Cross-predictions using models trained on the CRB339 collection to predict the performances of 746 RILs arising from nine crosses, all having both parental lines included in the genetic resource collection (Supplementary Table 1 and Supplementary Table 2) were also undertaken. Genotypic information were obtained from 9700 common high-quality SNP markers (Supplementary Table 3). Furthermore, phenotypic data for the CRB339 collection and the RILs were scored at the same location but in different years: 2007 and 2011, respectively. NSeed could not be successfully cross-predicted (Supplementary Table 8). For TSW and BegFlo, when the complete CRB339 collection was included in the training set, maximum mean Q2 of 0.44 for TSW with BayesA and 0.59 for BegFlo with BayesB were obtained (Figure 5 and Supplementary Table 8). In case of TSW, Q2 greatly to slightly increased or decreased with the reduction of the training set size from 339 to 50 accessions, depending on the statistical algorithm (Figure 5A). For BegFlo, Q2 decreased with all algorithms; Q2 decay was 45.2% with GBLUP and reached 84.7% with BayesB (Figure 5B). kPLSR and BayesA were consistently the best methods for TSW and BegFlo prediction (Figure 5 and Supplementary Table 8).

FIGURE 5
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Figure 5. Illustration of the quality of genomic predictions of TSW (A) and BegFlo (B) of RILs from nine populations based on models trained on 339, 250, 150, or 50 accessions from the CRB339 collection. Five statistical methods were applied and genotypic information from 9700 SNP markers were considered. Mean Q2 and standard deviations used to construct this figure were obtained based on cross-validations with 50 repetitions.

Discussion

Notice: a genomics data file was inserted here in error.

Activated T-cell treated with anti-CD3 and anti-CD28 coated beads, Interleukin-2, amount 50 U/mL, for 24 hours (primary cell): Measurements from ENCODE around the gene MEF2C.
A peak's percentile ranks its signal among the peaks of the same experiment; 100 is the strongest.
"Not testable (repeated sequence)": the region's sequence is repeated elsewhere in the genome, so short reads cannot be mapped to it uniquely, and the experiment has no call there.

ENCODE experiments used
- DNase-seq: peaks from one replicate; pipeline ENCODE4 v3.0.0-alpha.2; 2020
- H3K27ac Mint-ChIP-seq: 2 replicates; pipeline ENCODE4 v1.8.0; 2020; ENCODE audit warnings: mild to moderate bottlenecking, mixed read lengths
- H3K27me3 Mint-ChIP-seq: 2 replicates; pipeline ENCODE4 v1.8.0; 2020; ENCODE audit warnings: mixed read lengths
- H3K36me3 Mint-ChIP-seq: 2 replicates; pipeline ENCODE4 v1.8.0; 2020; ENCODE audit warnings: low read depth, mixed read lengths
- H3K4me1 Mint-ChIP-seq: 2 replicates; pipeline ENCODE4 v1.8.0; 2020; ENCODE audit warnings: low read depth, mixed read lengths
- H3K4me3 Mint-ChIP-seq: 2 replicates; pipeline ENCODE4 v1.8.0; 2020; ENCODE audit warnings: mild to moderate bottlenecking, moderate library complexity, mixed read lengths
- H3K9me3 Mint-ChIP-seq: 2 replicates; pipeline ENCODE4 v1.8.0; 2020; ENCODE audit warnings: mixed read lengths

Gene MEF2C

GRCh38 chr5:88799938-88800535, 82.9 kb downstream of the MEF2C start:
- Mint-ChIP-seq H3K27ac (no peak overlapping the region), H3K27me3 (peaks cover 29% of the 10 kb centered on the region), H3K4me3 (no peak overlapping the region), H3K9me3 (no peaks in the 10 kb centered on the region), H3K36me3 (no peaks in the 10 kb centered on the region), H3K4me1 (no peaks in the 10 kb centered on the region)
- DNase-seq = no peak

GS is currently revolutionizing plant breeding with a promise for significant gain per unit time and cost in crop improvement programs (Heffner et al., 2010, 2011) and is experiencing an intense scientific research activity. Genomic prediction studies in plant species including wheat (Heffner et al., 2011; Poland et al., 2012; Heslot et al., 2013; Charmet et al., 2014), barley (Lorenz et al., 2012), maize (Rincent et al., 2012; Massman et al., 2013), rye (Wang et al., 2014), rice (Iwata et al., 2015; Spindel et al., 2015), sugarcane (Gouy et al., 2013), loblolly pine (Resende et al., 2012b), eucalyptus (Resende et al., 2012a), pea (Burstin et al., 2015), and soybean (Jarquín et al., 2014) have been published in the past 5 years. But, for most of these species, especially pea, efforts are still needed to provide a full insight into the prospects of GS for polygenic traits of agronomic interest and the factors that determine its success. In a previous paper, the genomic predictability of pea TSW, NSeed, and BegFlo was inspected with a limited number of SNP markers and have shown encouraging accuracies (Burstin et al., 2015). One of the objectives of the present work was to assess the genomic prediction accuracy of the same traits when effects of up to 9824 SNP markers can be estimated. As in Burstin et al. (2015), TSW was better predicted than BegFlo and NSeed. When the GEBVs from 2007 were correlated to phenotypes from 2003, to avoid any inflation effect related to genotype-by-year interactions (Burstin et al., 2015), genomic prediction accuracies were high for all traits and reached 0.83 for TSW, 0.68 for NSeed, and 0.65 for BegFlo (Table 1). Within- and cross-environment prediction accuracies (Table 1 and Supplementary Table 4) were sufficiently high to merit considering the implementation of GS in pea breeding programs, especially given the availability of a high-density SNP genotyping platform such as the GenoPea 13.2K SNP Array (Tayeh et al., in press), decreasing genotyping costs, and static or increasing phenotyping costs (Jannink et al., 2010). According to the literature, the genomic prediction depends on many factors that affect more or less importantly the final accuracy. Besides the heritability and the architecture of the trait, the training population size, the relatedness between individuals from the training and test populations, the LD decay rate, the genotyping platform, the genetic marker density, and the statistical prediction method are all influencing factors. The impact of some of these on the genomic prediction in pea was evaluated in this study and results are discussed below.